8: Solve problem (39) and obtain model parameters $$ \hat \theta, \hat \lambda, \hat \delta $$

    The implementation of the proposed procedure does not present any particular difficulty, except for the choice of the initial values of the parameters to be estimated. However, the reader's attention should be drawn to the possible numerical complexity which may be due, on the one hand, to the dimension of the matrices involved in the generation of the vertices of the domain $$ P_y $$, and, on the other hand, to the number of inequality constraints to be taken into account.

    Algorithm 2 Identified model validation
    1: Adapt model (1) with identified parameters $$ \hat \theta, \hat \lambda, \hat \delta $$
    2: Construct domain $$ \mathcal P_{\theta}(\hat \lambda, \hat \theta) $$ (4)
    3: Using data $$ X(k) $$ construct domain $$ \mathcal P_y (\hat \lambda, \hat \delta, \hat \theta) $$
    4: Verify that $$ P_y(\hat \lambda, \hat \delta, \hat \theta) $$ contains all the output measurements $$ \tilde y(k) $$.

    We also mentioned the dimension problem in the second step of section 3.2 about the coupling of the $$ \tilde y(k) $$ outputs to the uncertain parameters. For this purpose, ad-hoc combinations of $$ n $$ outputs allowed to eliminate the influence of a number $$ s $$ of uncertain parameters from a predefined list (21), this number being between $$ 1 $$ and $$ n-1 $$. If all the eliminations were possible, they would be $$ C_{q+n}^1+C_{q+n}^2+ \dots + C_{q+n}^{n-1} $$. Although these eliminations are simple to implement, their number can become important, for example $$ 967 $$ for $$ n=8 $$ and $$ q=2 $$, knowing that they must be done at each time $$ k $$ of measurement. The possible solution consists in applying this principle of elimination only for the largest value of $$ s $$, i.e., $$ n-1 $$, which limits the number of eliminations to $$ C_{q+n}^{n-1} $$, i.e., $$ 120 $$ with the preceding values of $$ n $$ and $$ q $$.

    Regarding the search for the intersections $$ S_i(k) $$ (31) of the hyperplanes (28) which define the domain $$ P_y(\lambda, \delta, \theta_c) $$, the implemented computations involve resolutions of linear systems of dimension $$ n $$ which is that of the system output. The number $$ n_{\gamma, k} $$ of intersections is bounded by $$ C_{2(n_y+n)}^n $$ where $$ n_y $$ is itself bounded by $$ C_{q+n}^s $$ whose order of magnitude we have already mentioned. Finally, let us recall that the search for intersections, which nevertheless remain simple operations to implement, must be done at each moment.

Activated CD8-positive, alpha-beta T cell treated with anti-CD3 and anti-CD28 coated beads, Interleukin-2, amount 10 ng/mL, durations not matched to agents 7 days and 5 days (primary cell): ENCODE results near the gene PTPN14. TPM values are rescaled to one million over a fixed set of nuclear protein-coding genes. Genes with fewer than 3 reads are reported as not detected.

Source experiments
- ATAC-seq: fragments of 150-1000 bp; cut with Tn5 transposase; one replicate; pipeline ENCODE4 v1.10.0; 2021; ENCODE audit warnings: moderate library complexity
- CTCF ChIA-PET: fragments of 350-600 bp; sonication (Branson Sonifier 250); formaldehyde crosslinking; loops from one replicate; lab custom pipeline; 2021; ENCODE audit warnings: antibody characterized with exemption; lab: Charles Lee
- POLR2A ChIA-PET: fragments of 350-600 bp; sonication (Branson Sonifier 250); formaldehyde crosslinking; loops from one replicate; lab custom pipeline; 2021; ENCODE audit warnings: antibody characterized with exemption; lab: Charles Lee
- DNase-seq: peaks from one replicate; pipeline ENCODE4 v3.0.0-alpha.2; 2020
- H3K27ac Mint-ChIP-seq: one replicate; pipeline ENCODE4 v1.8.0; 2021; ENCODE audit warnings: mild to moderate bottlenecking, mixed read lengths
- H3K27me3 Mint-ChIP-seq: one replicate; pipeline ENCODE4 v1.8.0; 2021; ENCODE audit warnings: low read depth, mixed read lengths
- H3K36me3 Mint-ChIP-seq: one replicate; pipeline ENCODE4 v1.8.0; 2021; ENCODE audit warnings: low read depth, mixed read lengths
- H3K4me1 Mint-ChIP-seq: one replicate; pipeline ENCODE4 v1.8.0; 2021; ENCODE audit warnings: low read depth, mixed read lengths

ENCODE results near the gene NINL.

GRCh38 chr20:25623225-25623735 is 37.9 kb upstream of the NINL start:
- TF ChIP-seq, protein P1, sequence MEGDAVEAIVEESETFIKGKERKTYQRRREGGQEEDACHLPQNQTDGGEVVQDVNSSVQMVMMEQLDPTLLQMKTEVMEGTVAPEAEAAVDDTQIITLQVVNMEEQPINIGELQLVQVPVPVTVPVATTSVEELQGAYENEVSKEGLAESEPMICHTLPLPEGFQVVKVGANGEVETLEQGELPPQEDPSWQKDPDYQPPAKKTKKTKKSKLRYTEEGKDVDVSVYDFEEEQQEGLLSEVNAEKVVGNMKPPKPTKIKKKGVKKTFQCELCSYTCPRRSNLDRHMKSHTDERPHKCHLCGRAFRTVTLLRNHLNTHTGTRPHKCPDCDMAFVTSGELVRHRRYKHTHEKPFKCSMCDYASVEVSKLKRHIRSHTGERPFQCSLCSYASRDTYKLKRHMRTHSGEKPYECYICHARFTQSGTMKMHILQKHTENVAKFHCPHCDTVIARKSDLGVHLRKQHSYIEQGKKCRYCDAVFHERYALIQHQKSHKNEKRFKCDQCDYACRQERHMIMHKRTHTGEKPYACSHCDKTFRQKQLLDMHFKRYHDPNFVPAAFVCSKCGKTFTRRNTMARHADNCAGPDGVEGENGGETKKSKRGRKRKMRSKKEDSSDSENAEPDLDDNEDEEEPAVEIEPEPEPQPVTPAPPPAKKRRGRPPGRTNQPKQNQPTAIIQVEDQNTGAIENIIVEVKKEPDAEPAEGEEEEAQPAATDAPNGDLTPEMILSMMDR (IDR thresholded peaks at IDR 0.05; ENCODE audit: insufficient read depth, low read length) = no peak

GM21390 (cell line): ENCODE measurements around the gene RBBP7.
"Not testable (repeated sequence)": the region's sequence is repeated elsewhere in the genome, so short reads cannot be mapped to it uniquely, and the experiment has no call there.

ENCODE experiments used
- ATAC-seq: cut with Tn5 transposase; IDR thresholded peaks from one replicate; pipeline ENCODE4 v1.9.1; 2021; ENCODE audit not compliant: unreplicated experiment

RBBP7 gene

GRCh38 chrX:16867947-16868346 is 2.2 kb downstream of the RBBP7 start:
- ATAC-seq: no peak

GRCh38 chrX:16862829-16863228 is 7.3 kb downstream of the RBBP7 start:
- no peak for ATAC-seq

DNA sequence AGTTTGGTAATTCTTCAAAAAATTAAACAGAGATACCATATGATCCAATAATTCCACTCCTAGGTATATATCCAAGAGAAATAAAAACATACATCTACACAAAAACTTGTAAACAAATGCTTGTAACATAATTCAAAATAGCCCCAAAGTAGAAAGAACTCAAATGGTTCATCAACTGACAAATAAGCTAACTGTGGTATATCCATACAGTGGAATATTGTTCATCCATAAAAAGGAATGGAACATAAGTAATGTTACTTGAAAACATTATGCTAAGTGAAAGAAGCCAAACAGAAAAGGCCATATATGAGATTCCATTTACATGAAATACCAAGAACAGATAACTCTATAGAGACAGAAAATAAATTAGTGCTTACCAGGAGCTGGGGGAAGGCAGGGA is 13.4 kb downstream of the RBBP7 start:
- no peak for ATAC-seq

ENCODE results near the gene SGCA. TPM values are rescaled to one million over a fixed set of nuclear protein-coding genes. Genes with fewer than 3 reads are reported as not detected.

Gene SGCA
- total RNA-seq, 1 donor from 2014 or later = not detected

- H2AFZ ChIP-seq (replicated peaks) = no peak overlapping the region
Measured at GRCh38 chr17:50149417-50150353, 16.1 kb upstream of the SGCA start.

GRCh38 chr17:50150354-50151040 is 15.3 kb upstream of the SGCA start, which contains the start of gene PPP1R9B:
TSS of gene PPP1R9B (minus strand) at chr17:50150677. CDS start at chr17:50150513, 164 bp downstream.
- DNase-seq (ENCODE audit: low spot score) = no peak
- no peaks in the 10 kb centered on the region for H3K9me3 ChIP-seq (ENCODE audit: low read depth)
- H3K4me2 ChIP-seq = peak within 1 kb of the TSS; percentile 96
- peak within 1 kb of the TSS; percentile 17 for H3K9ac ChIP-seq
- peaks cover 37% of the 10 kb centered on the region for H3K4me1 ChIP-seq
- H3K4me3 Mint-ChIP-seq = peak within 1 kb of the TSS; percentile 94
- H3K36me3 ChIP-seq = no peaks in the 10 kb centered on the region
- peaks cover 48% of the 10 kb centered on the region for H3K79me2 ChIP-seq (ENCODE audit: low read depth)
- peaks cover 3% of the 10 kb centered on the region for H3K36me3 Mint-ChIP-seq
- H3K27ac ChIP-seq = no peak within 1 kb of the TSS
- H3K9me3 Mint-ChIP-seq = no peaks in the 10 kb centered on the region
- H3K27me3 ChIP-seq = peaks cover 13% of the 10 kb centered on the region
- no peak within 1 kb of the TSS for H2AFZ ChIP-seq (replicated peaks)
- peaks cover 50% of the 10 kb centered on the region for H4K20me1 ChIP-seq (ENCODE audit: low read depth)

The above dimensions can be partly explained by the fact that the polytopic domains are accurate, since on the one hand no approximations were made for their evaluation and on the other hand the dependencies between variables due to uncertainties were taken into account. In the end, it is still possible to use a quantified simplification technique for polytopic domains. For standard zonotopes, this problem is addressed by applying reduction techniques that overapproximate a given zonotope by another with fewer generators [30, 31].

    5. Examples

    The first three examples that follow are from the same system, but different by the nature of the data that have been generated : a pseudo-static system, i.e., where the matrix $$ X(k) $$ is constant, a system where the directions of parametric uncertainties are not known a priori, a dynamic system. The last example is based on the more realistic case of a DC motor whose model has two uncertain parameters.